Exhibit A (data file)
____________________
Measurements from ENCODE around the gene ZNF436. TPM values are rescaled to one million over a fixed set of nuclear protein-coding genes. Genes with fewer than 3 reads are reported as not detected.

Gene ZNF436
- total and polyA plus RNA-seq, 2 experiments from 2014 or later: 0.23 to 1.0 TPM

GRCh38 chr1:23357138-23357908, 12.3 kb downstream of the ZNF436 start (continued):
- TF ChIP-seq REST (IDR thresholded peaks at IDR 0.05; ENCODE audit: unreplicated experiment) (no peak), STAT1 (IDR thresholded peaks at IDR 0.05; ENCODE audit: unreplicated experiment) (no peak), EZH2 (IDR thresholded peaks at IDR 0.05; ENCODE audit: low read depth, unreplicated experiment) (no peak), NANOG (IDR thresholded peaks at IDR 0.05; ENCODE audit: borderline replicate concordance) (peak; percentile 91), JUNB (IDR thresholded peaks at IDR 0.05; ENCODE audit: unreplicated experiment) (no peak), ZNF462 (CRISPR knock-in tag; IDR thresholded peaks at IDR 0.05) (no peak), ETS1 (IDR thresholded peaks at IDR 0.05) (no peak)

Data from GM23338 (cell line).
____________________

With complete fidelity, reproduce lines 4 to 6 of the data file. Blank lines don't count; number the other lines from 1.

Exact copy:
GRCh38 chr1:23357138-23357908, 12.3 kb downstream of the ZNF436 start (continued):
- TF ChIP-seq REST (IDR thresholded peaks at IDR 0.05; ENCODE audit: unreplicated experiment) (no peak), STAT1 (IDR thresholded peaks at IDR 0.05; ENCODE audit: unreplicated experiment) (no peak), EZH2 (IDR thresholded peaks at IDR 0.05; ENCODE audit: low read depth, unreplicated experiment) (no peak), NANOG (IDR thresholded peaks at IDR 0.05; ENCODE audit: borderline replicate concordance) (peak; percentile 91), JUNB (IDR thresholded peaks at IDR 0.05; ENCODE audit: unreplicated experiment) (no peak), ZNF462 (CRISPR knock-in tag; IDR thresholded peaks at IDR 0.05) (no peak), ETS1 (IDR thresholded peaks at IDR 0.05) (no peak)

Data from GM23338 (cell line).